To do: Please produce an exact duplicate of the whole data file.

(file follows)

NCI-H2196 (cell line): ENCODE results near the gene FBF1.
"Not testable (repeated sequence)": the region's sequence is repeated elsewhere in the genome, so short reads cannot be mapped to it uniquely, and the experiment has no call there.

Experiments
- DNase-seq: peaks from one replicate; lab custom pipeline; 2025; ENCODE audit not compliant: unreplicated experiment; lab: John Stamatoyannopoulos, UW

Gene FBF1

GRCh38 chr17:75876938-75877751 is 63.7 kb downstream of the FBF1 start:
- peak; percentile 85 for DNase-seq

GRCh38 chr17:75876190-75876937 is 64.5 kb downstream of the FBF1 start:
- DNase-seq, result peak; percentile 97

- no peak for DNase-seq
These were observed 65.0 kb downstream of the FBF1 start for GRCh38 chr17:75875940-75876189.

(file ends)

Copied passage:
NCI-H2196 (cell line): ENCODE results near the gene FBF1.
"Not testable (repeated sequence)": the region's sequence is repeated elsewhere in the genome, so short reads cannot be mapped to it uniquely, and the experiment has no call there.

Experiments
- DNase-seq: peaks from one replicate; lab custom pipeline; 2025; ENCODE audit not compliant: unreplicated experiment; lab: John Stamatoyannopoulos, UW

Gene FBF1

GRCh38 chr17:75876938-75877751 is 63.7 kb downstream of the FBF1 start:
- peak; percentile 85 for DNase-seq

GRCh38 chr17:75876190-75876937 is 64.5 kb downstream of the FBF1 start:
- DNase-seq, result peak; percentile 97

- no peak for DNase-seq
These were observed 65.0 kb downstream of the FBF1 start for GRCh38 chr17:75875940-75876189.